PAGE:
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How To Fix ReferenceError require is not defined in JavaScript

By Greg Murray
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Last updated on April 18th, 2022
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When Node.js first came out in 2009, the dream of JavaScript everywhere finally became a reality for many JavaScript developers. Full-stack web developers can effectively use the same programming language for both their front and back end work which is huge for developer efficiency and the developer experience overall.

Tech stacks such as MEAN and MERN have further increased the popularity of using JavaScript literally everywhere. While writing your JavaScript code in the frontend is very similar to the backend, there are subtle differences that can create problems. One such problem is receiving the ReferenceError: require is not defined exception.

referenceerror-require-is-not-defined-in-javascript

The Problem

While overwhelmingly similar, client-side and server-side JavaScript does have its differences. Most of these differences stem from the innovation needed to allow JavaScript to run in a non-browser environment. In Node.js, require is a function that is available to use JavaScript modules elsewhere. The syntax for using require is defined by the CommonJS specification which you can learn more about here. By contrast, client-side JavaScript supports the ES6+ specification for using modules via import and export.

The Solution

Your ReferenceError: require is not defined likely has one of two causes:

  1. You tried using require in a browser environment
  2. You are in a Node.js environment but your project has "type": "module" in its package.json

Let’s go over solutions for each possible cause.

You tried using require in a browser environment

Using require is not supported by JavaScript in the browser so you will need to replace it or find a way to make that work such as using Browserify. The choice is ultimately yours but the most simple solution is to just use the ES6 module syntax instead of require. What’s the difference? In the ES6 syntax you use import rather than require and you use export in the module itself. For example let’s say you have some code setup similar to this:

// math.js function add(a, b) { return a + b; } // named export module.exports = { add, }; // subtract.js function subtract(a, b) { return a - b; } // default export module.exports = subtract; // main.js const { add } = require("./math"); // named import const subtract = require("./subtract"); // default import console.log(add(1, 2)); console.log(subtract(1, 2));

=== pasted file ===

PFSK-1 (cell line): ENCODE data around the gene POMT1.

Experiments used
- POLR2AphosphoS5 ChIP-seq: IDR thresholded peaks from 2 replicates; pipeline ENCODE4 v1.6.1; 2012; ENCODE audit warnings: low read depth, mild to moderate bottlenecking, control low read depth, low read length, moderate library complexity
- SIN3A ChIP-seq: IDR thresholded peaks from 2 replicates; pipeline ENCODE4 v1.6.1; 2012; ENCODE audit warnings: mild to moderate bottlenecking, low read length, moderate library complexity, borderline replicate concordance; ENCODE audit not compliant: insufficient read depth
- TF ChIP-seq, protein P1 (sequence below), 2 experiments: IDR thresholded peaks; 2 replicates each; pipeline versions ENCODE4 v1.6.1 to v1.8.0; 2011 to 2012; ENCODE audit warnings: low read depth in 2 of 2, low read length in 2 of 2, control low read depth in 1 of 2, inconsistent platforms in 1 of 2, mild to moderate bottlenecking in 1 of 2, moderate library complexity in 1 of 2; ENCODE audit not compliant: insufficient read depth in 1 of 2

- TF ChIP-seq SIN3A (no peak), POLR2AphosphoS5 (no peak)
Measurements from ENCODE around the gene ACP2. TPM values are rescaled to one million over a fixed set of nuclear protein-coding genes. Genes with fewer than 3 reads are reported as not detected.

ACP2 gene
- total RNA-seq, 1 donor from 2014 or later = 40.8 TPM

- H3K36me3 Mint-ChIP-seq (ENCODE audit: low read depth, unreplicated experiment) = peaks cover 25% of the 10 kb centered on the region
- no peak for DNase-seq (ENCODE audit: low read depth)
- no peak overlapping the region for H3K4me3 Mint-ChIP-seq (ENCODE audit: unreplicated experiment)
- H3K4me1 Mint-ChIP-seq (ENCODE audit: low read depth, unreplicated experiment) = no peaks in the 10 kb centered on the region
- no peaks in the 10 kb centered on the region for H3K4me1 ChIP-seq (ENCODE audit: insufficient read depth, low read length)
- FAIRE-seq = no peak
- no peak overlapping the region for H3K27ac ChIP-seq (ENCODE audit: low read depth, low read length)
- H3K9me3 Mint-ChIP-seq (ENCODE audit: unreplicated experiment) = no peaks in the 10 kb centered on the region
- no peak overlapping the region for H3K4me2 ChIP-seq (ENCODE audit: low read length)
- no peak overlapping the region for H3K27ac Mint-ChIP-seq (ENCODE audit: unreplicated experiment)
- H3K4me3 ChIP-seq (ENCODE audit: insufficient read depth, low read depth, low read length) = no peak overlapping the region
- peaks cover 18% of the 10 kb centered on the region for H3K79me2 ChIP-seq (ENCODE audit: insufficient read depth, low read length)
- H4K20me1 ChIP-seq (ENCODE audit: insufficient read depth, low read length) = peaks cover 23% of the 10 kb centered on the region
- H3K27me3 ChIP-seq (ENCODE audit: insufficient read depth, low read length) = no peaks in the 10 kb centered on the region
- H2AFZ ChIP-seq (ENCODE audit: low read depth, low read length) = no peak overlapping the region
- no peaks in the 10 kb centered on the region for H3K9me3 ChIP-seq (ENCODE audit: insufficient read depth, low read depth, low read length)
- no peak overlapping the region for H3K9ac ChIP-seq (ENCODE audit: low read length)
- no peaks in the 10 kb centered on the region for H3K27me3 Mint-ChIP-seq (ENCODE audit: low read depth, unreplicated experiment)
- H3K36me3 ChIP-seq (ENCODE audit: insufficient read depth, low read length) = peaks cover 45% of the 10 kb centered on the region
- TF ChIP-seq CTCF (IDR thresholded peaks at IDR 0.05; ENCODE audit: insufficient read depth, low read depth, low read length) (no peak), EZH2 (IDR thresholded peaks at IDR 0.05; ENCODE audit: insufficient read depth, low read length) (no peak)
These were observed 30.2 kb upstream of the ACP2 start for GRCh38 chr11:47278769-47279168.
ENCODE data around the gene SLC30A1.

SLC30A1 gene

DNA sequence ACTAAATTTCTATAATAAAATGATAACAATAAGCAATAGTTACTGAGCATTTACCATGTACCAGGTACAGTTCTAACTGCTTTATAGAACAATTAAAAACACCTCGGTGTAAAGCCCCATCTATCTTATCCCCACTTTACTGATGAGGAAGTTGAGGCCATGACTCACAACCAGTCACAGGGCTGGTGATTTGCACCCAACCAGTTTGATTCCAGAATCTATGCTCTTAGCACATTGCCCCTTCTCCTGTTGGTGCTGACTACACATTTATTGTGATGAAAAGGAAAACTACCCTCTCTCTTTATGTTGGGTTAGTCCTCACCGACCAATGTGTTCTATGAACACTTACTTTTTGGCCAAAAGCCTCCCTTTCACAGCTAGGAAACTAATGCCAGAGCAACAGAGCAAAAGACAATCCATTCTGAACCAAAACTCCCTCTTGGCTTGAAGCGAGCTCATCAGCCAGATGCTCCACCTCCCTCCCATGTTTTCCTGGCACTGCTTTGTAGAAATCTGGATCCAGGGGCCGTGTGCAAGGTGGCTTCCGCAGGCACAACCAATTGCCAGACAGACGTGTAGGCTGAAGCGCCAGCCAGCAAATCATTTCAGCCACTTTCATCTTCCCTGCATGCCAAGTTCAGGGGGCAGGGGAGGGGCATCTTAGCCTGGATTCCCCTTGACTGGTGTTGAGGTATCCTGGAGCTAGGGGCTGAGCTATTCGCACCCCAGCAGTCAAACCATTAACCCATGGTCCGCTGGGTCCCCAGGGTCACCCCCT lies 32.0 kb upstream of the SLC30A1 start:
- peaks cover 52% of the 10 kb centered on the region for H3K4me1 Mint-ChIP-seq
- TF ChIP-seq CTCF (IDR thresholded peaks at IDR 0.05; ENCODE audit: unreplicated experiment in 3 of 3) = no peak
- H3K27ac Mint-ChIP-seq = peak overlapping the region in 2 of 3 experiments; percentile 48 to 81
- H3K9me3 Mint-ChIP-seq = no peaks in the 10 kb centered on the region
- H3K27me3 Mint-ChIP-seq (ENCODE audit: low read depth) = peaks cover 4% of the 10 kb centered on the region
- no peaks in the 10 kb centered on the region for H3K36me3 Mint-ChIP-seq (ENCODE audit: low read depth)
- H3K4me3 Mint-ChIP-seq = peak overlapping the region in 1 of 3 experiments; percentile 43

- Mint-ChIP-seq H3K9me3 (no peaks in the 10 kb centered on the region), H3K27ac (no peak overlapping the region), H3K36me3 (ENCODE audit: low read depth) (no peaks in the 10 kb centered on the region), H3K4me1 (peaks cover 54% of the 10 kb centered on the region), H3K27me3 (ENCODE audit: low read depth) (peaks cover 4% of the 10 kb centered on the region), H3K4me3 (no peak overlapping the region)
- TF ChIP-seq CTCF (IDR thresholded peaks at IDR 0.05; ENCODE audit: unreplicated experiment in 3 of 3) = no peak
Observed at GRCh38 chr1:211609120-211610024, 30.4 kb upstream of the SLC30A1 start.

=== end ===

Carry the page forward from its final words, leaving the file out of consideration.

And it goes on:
Code language: JavaScript (javascript)

Here is that same example using ES6 import and export module syntax:

// math.js // named export export function add(a, b) { return a + b; } // subtract.js function subtract(a, b) { return a - b; } // default export export default subtract; // main.js import { add } from "./math"; // named import import subtract from "./subtract"; // default import console.log(add(1, 2)); console.log(subtract(1, 2));
Code language: JavaScript (javascript)

It should be noted that in both examples, you can name the default import anything you want. In this case, that means you could use the subtract function import like this to the same effect:

// main.js import foo from "./subtract"; console.log(foo(1, 2));
Code language: JavaScript (javascript)

Additionally, in the subtract.js module above, you can use export default on anonymous functions as well:

// subtract.js export default function (a, b) { return a - b; }
Code language: JavaScript (javascript)

You are using require in a Node.js environment

In this case, check your package.json file for an property called type. If that is set to module, ES6 modules will be enabled and you will run into the error mentioned above (specifically ReferenceError: require is not defined in ES module scope, you can use import instead). Simply remove that entry and you will be able to use require.

Conclusion

To recap, require is a keyword that is only supported in a Node.js environment using the CommonJS module syntax. In browser environments, modules use ES6 syntax with import and export. There are workarounds for each scenario but the simplest approach is to stick to the syntax that is supported in the environment you are currently using. Now that you have your modules set up accordingly, you can get back to enjoying JavaScript everywhere.

The Isotropic Codex is a collection of code snippets and education for WordPress, web and WooCommerce developers.
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Article By
Greg Murray
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I’m a passionate and driven web developer with an eye for design and appreciation for the human aspect of technology. I am experienced with building websites for small to medium businesses or large web applications for big businesses. Websites can be custom made using cutting edge technology and responsive design or created using the website builder of your choice.
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